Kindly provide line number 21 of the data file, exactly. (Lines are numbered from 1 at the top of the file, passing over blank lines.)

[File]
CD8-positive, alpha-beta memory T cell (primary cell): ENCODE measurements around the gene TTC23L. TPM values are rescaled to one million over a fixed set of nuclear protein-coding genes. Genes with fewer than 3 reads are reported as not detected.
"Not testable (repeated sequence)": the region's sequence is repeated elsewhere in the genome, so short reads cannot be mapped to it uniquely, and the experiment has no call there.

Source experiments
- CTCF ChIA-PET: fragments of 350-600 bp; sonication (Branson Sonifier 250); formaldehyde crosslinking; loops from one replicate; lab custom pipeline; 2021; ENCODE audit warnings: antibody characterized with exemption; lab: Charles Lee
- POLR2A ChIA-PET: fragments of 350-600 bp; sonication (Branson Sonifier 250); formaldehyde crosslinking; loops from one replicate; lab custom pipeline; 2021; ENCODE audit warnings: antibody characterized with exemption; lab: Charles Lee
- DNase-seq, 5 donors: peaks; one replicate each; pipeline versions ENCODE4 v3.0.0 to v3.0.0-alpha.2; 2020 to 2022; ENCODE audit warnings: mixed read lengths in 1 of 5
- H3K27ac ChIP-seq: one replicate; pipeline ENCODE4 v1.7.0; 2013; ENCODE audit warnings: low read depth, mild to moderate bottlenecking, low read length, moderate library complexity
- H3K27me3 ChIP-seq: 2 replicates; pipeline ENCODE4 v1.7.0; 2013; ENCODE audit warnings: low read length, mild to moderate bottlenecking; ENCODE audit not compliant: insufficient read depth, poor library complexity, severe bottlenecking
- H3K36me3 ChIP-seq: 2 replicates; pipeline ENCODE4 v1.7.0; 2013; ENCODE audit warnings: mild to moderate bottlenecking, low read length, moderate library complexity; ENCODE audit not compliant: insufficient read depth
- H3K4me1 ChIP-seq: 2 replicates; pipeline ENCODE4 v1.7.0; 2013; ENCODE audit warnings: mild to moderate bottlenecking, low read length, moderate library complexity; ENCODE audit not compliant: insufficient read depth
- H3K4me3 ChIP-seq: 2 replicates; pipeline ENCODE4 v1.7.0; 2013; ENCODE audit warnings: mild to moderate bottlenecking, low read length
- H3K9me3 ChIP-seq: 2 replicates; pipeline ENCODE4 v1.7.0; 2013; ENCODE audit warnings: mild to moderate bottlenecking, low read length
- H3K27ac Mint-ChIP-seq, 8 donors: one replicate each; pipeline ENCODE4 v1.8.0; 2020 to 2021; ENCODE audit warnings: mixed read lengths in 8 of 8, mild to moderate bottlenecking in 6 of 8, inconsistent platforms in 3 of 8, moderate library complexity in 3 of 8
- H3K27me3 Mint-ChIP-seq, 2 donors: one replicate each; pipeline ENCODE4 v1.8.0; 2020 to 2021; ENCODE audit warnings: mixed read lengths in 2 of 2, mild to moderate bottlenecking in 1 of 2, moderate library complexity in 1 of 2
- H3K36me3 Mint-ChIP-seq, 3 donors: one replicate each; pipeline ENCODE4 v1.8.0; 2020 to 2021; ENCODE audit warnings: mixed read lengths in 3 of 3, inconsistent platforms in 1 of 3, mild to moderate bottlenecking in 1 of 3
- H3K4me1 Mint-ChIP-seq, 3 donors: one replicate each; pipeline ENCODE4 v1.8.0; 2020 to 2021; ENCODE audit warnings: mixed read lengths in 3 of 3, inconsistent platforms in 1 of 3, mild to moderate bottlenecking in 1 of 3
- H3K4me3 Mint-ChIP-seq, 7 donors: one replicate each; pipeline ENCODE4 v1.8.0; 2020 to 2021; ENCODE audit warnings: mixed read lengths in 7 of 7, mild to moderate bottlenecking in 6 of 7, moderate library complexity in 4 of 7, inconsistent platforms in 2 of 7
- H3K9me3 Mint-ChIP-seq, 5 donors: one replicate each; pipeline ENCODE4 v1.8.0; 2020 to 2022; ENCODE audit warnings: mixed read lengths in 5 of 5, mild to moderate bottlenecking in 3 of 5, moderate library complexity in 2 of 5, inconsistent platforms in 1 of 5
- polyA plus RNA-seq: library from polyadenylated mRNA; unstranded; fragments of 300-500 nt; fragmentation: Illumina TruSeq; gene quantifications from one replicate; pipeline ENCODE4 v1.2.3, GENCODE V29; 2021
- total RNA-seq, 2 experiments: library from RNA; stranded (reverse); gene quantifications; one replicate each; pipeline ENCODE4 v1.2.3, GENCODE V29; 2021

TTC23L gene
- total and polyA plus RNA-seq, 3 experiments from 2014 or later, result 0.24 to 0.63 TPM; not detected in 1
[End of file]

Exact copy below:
TTC23L gene